SEC. 4. Offices abolished.The heretofore existing offices of Executive Director and Chief Examiner, and the office of Secretary of the Commission and the title of “President of the United States Civil Service Commission” are hereby abolished. [H. Dọc. No, 227, 81st Cong., 1st sess.] MESSAGE FROM THE PRESIDENT OF THE UNITED STATES TRANSMITTING REOR

GANIZATION PLAN No. 6 OF 1949, DESIGNED TO STRENGTHEN THE ADMINISTRATION OF THE UNITED STATES MARITIME COMMISSION BY MAKING THE CHAIRMAN THE EXECUTIVE AND ADMINISTRATIVE OFFICER OF THE COMMISSION AND VESTING IN HIM RESPONSIBILITY FOR THE APPOINTMENT

OF ITS PERSONNEL AND THE SUPERVISION AND DIRECTION OF THEIR ACTIVITIES To the Congress of the United States:

I transmit herewith Reorganization Plan No. 6 of 1949, prepared in accordance with the Reorganization Act of 1949. This plan is designed to strengthen the administration of the United States Maritime Commission by making the Chairman the chief executive and administrative officer of the Commission and vesting in him "responsibility for the appointment of its personnel and the supervision and direction of their activities. After investigation, I have found and hereby declare that each reorganization included in this plan is necessary to accomplish one or more of the purposes set forth in section 2 (a) of the Reorganization Act of 1949.

Unlike other major regulatory commissions, the Maritime Commission is responsible not only for the performance of important regulatory functions but also for the administration of large and complex operating and promotional programs. Whereas the budgets of most regulatory agencies amount to only a few million dollars annually, the expenditures of the Maritime Commission exceed $130,000,000 a year. As a result of the war the Commission is the owner of a fleet of over 2,300 ships, aggregating more than 23,00,0000 dead-weight tons.

While it is the policy of the Government, as set forth by the Merchant Marine Act of 1936 and the Merchant Ship Sales Act of 1946, to develop and maintain an adequate and effective merchant marine under private ownership, the Cominission is still confronted with the necessity of carrying on substantial programs for the charter and sale of Government-owned vessels and with the continuing task of maintaining the reserve merchant fleet.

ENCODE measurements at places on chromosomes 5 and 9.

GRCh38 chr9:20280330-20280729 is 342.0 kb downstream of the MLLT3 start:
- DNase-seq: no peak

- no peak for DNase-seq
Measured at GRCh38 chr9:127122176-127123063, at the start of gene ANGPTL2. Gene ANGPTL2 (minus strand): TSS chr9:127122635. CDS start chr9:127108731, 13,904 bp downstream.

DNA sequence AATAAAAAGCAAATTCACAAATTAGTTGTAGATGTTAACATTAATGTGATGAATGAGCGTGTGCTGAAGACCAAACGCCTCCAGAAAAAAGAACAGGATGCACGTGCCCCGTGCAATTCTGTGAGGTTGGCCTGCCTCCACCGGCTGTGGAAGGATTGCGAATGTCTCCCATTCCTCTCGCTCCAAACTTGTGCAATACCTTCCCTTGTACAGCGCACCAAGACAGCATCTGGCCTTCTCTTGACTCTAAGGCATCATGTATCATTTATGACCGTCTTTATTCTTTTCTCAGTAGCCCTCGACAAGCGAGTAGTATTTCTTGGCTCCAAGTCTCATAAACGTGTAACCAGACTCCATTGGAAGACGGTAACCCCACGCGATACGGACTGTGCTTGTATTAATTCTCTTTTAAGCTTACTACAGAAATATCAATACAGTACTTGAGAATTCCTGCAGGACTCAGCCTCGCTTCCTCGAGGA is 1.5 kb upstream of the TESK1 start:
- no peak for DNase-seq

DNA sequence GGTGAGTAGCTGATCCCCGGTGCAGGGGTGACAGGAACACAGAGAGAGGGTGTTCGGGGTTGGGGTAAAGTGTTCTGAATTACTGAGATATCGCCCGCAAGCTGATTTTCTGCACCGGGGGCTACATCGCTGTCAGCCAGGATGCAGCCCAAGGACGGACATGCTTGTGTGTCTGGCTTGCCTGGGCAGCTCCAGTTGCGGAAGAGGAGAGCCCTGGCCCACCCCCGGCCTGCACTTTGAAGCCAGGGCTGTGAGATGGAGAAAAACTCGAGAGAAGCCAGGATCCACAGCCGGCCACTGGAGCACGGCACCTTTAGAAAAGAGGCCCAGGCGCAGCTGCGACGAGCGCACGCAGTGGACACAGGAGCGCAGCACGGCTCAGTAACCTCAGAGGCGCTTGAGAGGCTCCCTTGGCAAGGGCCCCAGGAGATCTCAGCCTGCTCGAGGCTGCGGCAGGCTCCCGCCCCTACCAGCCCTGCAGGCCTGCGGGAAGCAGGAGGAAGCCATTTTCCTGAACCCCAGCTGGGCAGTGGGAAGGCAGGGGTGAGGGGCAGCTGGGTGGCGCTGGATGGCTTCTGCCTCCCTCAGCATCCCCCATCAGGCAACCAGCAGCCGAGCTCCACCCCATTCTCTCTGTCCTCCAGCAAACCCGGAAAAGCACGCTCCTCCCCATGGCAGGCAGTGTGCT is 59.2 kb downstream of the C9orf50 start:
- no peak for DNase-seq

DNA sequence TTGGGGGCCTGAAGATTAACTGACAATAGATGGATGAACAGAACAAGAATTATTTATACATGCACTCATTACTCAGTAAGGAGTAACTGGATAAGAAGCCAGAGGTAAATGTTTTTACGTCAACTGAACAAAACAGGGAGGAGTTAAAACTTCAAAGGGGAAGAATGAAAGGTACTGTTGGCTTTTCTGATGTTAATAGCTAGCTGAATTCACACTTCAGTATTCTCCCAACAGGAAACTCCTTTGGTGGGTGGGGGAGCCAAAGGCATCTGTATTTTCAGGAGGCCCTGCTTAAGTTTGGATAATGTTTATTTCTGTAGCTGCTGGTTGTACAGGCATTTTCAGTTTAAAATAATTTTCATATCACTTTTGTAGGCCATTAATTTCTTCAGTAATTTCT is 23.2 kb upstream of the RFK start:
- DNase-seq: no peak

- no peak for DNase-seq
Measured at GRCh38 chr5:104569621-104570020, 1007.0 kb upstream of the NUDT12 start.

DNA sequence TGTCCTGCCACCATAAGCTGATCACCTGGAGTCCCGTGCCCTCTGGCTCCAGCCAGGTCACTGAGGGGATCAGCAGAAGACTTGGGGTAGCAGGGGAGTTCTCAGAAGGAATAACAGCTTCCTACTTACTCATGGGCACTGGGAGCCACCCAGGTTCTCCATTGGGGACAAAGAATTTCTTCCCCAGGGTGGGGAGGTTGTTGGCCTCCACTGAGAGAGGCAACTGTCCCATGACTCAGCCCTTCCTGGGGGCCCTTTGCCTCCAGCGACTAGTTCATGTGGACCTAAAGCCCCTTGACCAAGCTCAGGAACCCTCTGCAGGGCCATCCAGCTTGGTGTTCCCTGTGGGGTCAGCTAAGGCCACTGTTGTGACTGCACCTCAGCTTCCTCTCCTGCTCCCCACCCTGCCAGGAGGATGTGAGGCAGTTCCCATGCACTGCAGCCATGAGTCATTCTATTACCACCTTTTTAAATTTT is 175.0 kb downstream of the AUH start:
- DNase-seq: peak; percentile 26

Apart from its functions with respect to the war-built fleet, the accomplishment of the Government's permanent objective with respect to the development of the American merchant marine inevitably involves the Commission to a wide variety of activities. Among these are the regulation of rates and competitive practices of water carriers, the determination of essential trade routes and services, the award of subsidies to offset differences between American and foreign costs, the design and construction of ships, the inspection of subsidized vessels, and the training of seamen.

In the last 2 years the operation of the Maritime Commission has been subjected to independent examination by three bodies—the President's Advisory Committee on the Merchant Marine, the Senate Committee on Expenditures in the Executive Departments, and the Commission on Organization of the Executive Branch of the Government. All of these studies have pointed to difficulties in the conduct of the Commission's business and the necessity of improved organization to strengthen the administration of the agencies. The remedies proposed have differed in some respects, but all the studies have emphasized the need of concentrating in a single official the management of a large part of the agency's work.

During the war such a concentration was temporarily accomplished by Executive order under the authority of the First War Powers Act. In effect, the Chairman of the Commission, as War Shipping Administrator, was made directly responsible for the administration of several major operating programs of the Commission. This arrangement proved its value under the stress of war. About a year after the end of the fighting, however, it was terminated and the organization reverted to the prewar pattern.

As a result of postwar experience, the Commission appointed a general manager in 1948. While this has brought considerable improvement, it has not extricated the Commission from administration to the degree which is desirable.

After careful consideration of the problems involved in improving the operation of the Maritime Commission, I have concluded that the proper action at this time is to concentrate in the Chairman the responsibility for the internal administration of the agency. This is achieved by the proposed reorganization plan by transferring to the Chairman the appointment of the personnel of the agency, except for the immediate assistants of the Commissioners, and the supervision and direction of their work. This is substantially the arrangement recommended